Wednesday, October 14, 2015

California Prison Story

Related: California Jail Cell

As told by a cellmate:

"Man who says he was drug enforcer pleads guilty to murders" Associated Press  October 07, 2015

VISALIA, Calif. — A man who says he was a cartel enforcer pleaded guilty Tuesday to nine counts of murder in California after acknowledging to investigators that he had committed killings across the country.

After being arrested in 2013, 53-year-old Jose Manuel Martinez opened up to investigators about his violent career that he said involved more than 30 killings.

However, authorities said he refused to name his cartel associates.

The government didn't want him outing their agents.

Investigators said they believed Martinez about being an enforcer, even though they could not independently confirm his actions.

‘‘It’s not like you can go to a business front door and ask if Jose worked for you,’’ said Tulare County’s Assistant Sheriff Scott Logue. ‘‘There were whispers for a long time.’’

Logue said Martinez provided details of clothes, body positions, and the caliber of weapons involved in killings.

‘‘He was spot on almost 100 percent of the time,’’ Logue said.

No DNA evidence was used in the investigation, he said.

Martinez will be sentenced next month to life in prison without the possibility of parole under the terms of a plea deal that removes the possibility of the death penalty....

Thought I would meet you halfway.


Also see: Shrinking From Torture

"ACLU sues psychologists over CIA interrogation tactics" Associated Press  October 14, 2015

WASHINGTON — The American Civil Liberties Union on Tuesday sued two former Air Force psychologists who designed a CIA program that used harsh interrogation techniques to elicit intelligence from suspected terrorists, saying the pair endorsed and taught torture tactics under the guise of science.

The lawsuit comes 10 months after the release of a damning Senate report that said the interrogation techniques had inflicted pain on Al Qaeda prisoners far beyond the legal limits and did not yield lifesaving intelligence. 

It never does; all it does is make a guy (or girl, or kid) say or sign whatever you want them to.

The suit accuses the psychologists, James E. Mitchell and John ‘‘Bruce’’ Jessen, of developing an interrogation program that relied on beatings, sleep deprivation, starvation, waterboarding, and other methods that caused suffering for prisoners in CIA custody.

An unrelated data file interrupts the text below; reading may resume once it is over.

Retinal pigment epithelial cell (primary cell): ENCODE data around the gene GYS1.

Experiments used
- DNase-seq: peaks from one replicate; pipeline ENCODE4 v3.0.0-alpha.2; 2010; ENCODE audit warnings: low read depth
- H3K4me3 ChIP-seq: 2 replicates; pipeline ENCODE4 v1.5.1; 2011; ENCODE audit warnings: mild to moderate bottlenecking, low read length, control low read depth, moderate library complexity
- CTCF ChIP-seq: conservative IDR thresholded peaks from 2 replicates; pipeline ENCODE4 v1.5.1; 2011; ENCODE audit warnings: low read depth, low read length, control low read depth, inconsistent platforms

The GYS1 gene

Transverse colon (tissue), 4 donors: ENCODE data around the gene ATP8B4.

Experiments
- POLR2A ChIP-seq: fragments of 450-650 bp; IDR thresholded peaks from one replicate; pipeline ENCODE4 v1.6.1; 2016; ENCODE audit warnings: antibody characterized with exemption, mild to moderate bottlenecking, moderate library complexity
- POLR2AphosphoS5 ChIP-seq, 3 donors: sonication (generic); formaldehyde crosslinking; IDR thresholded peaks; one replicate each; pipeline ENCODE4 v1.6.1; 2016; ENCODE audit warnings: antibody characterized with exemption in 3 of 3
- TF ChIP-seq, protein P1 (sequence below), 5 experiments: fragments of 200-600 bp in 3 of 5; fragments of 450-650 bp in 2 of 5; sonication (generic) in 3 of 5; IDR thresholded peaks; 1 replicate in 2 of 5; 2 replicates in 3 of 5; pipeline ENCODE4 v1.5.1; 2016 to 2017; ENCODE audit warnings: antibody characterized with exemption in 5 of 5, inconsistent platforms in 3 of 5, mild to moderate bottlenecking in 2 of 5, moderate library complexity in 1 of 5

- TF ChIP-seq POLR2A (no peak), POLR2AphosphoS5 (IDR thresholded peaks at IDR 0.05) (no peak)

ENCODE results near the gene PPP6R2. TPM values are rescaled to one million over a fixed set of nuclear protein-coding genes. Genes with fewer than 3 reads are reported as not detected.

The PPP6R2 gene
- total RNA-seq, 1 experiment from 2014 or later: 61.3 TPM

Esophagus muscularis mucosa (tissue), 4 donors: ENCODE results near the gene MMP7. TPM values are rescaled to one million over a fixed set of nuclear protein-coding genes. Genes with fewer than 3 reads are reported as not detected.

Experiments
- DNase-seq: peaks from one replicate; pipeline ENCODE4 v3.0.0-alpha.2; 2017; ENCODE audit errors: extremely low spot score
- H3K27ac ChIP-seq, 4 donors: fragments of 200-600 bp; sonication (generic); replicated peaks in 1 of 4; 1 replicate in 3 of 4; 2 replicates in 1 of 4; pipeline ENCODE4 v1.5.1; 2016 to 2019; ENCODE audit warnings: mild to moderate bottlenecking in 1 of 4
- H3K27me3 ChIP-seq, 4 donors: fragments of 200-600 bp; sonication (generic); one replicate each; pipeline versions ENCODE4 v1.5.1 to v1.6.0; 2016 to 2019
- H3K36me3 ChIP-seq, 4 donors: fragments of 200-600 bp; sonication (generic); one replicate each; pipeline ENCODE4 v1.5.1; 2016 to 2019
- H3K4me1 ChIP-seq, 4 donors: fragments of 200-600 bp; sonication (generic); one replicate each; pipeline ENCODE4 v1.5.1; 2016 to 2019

Henry Schuelke III, a lawyer who has represented the pair, said Tuesday he did not have any comment.

The suit was filed in federal court in Washington state on behalf of three former prisoners. Gul Rahman was interrogated in a dungeon-like Afghanistan prison, subjected to isolation, darkness, and extreme cold water, and was found dead of hypothermia. Suleiman Abdullah Salim and Mohamed Ahmed Ben Soud, held in CIA prisons, were never charged and are now free."

Was that at the Salt Pit?

Almost that time of year again, isn't it?

"Guantanamo alternatives scouted in Colorado" AP  October 13, 2015

MIAMI — A team of Pentagon officials began scouting sites in Colorado on Tuesday as potential alternatives to hold prisoners from Guantanamo Bay.

The team planned to assess facilities at the Supermax Federal Correctional Complex in Florence and the state penitentiary in Canon City as places that could hold a ‘‘limited’’ number of detainees from Guantanamo, said Navy Commander Gary Ross, a Pentagon spokesman.

They are looking at what changes would be needed to the Colorado facilities to detain prisoners and to hold trials by military commission, Ross said.

Take a look at your new digs.

Also see: 

Richard family campaign expands on message of peace
Martin Richard lives on in bronze
Cyclists complete 300-mile ride from ground zero to Boston
Federal Protective Service says it spent $2.3m on security for Tsarnaev trial
Prosecutors urge judge to reject Tsarnaev appeal of conviction

You'll have plenty of time to read 'em.

President Obama has sought to close Guantanamo since taking office, but has been thwarted by Congress, which has banned transferring prisoners to the United States and placed restrictions on sending them abroad.

That's bull; it falls under the military and commander-in-chief prerogative and he could do it any day.

The Obama administration is seeking to lift the ban but faces opposition from some lawmakers, including members who are opposed to moving prisoners to their districts. Human rights groups and detainee advocates say they also object to continuing to hold prisoners indefinitely without charge at any location.

The United States holds 114 prisoners at Guantanamo, including 54 who have been cleared for release. The rest are facing trial by military commission or have been determined by the government to be too dangerous to release but are not facing charges....

And thus AmeriKa can never again waive human rights in others faces.


NDU: California admits violent inmates have long fought fires

Then they are heroes.

Also see: 

Amputee gets high heels, courtesy of Marathon bombing survivor

Meet Hillary Cohen, crisis actor.

After amputations, Marathon bombing survivors forge ahead

Peace is the focus at new memorial to Krystle Campbell

The searing and molding event that will span generations and become a mythologic narrative undergirding our existence.

Tsarnaev lawyers ask judge to extend prison arrangements

Tsarnaev seeks to extend attorney privileges

I'm going to stop running with it.

Boston Marathon bombing case to be back in federal court in Dec.

Look who is defending him now.